Once the war ended, on the 29th July, 1945, the theatre once again became the Theater Tuschinski.
In 1946 and for almost 30 years, Jan Mekkes was the organist-in-residence who also served for a while as the orchestra leader. In 1969, once the orchestra was disbanded, Mr. Mekkes was responsible only for playing the organ. At some time, Rene de Rooij who had been the organist at the City Theatre in Amsterdam joined the staff of the Theater Tuschinski and both organists played the organ at the start of the daily seances and during the intermissions.
This photograph of Jan Mekkes appears with the permission of Mr. Peter Koppe of the Nederlandse Orgel Federatie (NOF)
For a number of years, Mr. Mekkes gave organ concerts to members of the Nederlandse Orgel Federatie (NOF). Later, through an arrangement between the NOF and the Theater, organ concerts were opened to the public and a number of national and international theatre organists have since been invited to play. At this time, the NOF became responsible for the maintenance and upkeep of the organ.
Between 1998 and 2002, the Theater Tuschinski was restored by the new owners, Pathé. During this time, the organ was removed from the building and the various components were either restored or rebuilt by a group of conscientious people including volunteers, members of the NOF and members of the company of Kaat en Tijhuis.
Click here to hear the Theater Tuschinski Organ being played
Click here to hear the Theater Tuschinski Organ being played
Click here to hear the Theater Tuschinski Organ being played
The organ was played before every performance until 1974, after which it was silent, but remained in place. However, it was played to accompany the screening of several silent films in 1996 as part of the theatre’s 75th Anniversary celebration.
Today, the organ is played at concerts given by both national and international organists and whenever silent films are screened. These events are sponsored by the NOF.
Top: Mr. Len Rawle appeared here in 2012; and Bottom: view of the Main Auditorium in 2014 while Mr. Donald MacKenzie appeared. This photograph appears with the permission of Mr. Paul J.A. van Let of the Nederlandse Orgel Federatie (NOF)
MEMORIES OF AMSTERDAM & THE THEATER TUSCHINSKI
I lived in Amsterdam for a number of years during the 1970s and worked at the Wilhelmina Gasthuis (Queen Wilhelmina Hospital), when it was still one of the Hospitals associated with the University of Amsterdam.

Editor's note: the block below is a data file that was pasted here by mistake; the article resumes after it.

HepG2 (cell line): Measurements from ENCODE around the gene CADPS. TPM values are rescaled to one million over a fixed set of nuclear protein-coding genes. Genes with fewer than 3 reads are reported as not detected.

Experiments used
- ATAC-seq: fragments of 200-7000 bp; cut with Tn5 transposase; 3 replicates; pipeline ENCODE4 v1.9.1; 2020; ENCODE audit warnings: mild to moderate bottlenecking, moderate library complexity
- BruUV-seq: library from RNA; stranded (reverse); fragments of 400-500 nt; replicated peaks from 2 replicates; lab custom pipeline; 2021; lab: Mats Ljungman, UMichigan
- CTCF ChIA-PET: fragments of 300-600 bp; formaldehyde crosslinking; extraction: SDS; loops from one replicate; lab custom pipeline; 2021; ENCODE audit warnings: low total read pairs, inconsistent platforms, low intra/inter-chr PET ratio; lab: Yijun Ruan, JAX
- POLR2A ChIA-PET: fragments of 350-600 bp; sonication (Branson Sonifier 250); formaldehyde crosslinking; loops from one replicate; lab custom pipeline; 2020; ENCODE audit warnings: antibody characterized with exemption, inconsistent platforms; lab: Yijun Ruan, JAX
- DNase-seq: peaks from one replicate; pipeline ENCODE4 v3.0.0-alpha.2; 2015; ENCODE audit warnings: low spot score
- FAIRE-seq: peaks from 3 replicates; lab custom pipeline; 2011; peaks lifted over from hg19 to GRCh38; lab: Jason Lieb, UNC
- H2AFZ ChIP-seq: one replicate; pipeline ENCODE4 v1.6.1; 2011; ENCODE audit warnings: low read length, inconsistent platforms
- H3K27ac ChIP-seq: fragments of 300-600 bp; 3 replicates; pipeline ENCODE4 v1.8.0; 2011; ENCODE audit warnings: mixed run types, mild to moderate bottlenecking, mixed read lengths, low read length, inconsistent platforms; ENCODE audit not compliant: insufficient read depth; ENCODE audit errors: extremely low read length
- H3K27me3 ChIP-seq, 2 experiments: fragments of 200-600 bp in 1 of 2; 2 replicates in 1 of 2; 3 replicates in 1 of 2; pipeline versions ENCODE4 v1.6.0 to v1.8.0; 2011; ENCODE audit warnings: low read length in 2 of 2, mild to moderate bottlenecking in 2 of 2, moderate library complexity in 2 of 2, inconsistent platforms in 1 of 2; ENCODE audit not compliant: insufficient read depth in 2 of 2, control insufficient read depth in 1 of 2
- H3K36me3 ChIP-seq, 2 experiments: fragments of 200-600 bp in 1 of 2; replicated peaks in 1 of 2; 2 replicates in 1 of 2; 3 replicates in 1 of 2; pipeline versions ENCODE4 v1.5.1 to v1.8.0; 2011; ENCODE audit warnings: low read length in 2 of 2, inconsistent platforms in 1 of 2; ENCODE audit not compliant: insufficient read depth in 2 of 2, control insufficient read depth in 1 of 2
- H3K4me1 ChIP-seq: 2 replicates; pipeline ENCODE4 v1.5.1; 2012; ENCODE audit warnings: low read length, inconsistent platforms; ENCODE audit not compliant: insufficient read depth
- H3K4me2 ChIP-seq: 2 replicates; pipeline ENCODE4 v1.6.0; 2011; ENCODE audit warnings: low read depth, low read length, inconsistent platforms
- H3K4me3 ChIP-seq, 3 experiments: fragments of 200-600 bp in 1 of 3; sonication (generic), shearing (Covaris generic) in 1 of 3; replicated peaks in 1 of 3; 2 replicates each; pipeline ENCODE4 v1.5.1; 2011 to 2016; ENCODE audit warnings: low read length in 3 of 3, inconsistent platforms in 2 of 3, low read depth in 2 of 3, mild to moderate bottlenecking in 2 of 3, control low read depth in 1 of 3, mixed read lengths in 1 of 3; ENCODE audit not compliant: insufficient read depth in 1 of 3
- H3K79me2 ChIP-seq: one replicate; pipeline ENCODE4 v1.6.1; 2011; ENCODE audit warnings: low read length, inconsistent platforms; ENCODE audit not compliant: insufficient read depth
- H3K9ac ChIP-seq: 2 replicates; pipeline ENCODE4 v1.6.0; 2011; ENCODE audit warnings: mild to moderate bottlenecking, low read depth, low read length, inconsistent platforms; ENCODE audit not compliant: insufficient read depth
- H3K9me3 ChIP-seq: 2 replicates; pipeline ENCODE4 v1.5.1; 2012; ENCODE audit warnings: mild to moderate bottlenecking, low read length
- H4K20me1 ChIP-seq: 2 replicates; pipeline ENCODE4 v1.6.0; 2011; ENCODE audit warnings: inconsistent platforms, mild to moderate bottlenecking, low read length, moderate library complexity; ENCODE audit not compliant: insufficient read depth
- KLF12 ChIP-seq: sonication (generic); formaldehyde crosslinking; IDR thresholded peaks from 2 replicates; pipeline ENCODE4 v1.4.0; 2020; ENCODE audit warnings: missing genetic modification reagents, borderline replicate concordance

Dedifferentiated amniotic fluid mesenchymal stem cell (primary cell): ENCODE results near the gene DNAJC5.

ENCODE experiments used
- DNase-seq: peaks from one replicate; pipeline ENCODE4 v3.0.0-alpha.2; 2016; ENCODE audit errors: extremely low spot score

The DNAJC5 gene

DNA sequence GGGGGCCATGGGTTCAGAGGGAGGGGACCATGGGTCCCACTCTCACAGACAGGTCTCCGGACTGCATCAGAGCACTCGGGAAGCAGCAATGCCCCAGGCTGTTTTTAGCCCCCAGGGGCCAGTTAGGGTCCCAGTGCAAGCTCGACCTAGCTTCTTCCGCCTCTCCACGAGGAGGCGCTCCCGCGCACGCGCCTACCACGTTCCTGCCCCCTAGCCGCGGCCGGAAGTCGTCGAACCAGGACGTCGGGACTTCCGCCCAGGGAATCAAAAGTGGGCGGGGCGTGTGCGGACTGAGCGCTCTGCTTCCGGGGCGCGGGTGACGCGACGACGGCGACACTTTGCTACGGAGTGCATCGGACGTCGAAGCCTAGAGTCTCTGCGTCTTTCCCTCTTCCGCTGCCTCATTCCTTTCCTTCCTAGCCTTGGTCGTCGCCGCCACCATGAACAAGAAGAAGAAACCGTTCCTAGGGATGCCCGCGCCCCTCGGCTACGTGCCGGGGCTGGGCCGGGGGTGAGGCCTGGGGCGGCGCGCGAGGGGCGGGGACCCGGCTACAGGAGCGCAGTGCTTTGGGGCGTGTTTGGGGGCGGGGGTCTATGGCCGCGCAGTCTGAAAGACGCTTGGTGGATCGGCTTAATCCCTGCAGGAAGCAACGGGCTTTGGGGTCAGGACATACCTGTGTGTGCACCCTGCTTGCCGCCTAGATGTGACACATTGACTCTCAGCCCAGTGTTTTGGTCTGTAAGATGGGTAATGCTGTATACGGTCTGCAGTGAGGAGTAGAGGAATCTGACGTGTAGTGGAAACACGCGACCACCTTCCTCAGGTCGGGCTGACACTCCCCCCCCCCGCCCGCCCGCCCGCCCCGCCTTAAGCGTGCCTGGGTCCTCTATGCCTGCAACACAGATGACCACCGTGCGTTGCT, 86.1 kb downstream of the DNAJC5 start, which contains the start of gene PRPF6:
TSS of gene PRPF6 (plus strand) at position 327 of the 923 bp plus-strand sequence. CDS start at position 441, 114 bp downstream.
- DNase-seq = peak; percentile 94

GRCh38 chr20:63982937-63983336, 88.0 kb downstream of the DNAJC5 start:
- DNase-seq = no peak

Click here to get a glimpse of the former hospital
I remember going to the Theater Tuschinski on a number of occasions. I could not believe my eyes when I first saw it. I had not been in such a glorious cinema before. I was very impressed with the unusual design of the exterior of the building and was told that part of the design mimicked a number of insects!
Theater Tuschinski – this photograph was taken by Natalie R (Tripadvisor)
What struck me most about the Theater Tuschinski was its remarkable architecture and decor – in other words, everything about it! I had never seen anything resembling it before. Seeing the building was a unique experience and was truly breathtaking!
I remember being amazed at the splendour of the foyer. Its design was remarkable and almost unbelievable! It had been designed in an Art Deco style, but it was a style that I had never seen before that gave it an Asiatic feel! Everywhere one was inundated with exotic designs in reds and golds. The carpet was thick, multicoloured and with a unique design. The walls were remarkable for their decoration, which I seem to remember were of various birds and butterflies amongst other designs. I recall that there was a bar on the right side of the foyer and that there were several steps up to the doors that led to the main auditorium.
The Main Foyer – This photograph was taken by Brett92 (Tripadvisor)
The main auditorium was highly decorative with a very high ceiling. The ceiling design was spectactular and had four long lighting fixtures that stretched from a large lamp in the centre of the ceiling rondel and each terminating in a smaller lamp. The design gave the lighting a spider-like appearance.
The decor of the auditorium was spectacular and breathtaking in its impact. The predominant colours were red and gold. At the far end of the auditorium was the stage, which was surrounded by a proscenium-cum-slay of a unique design that included highly decorative grill work.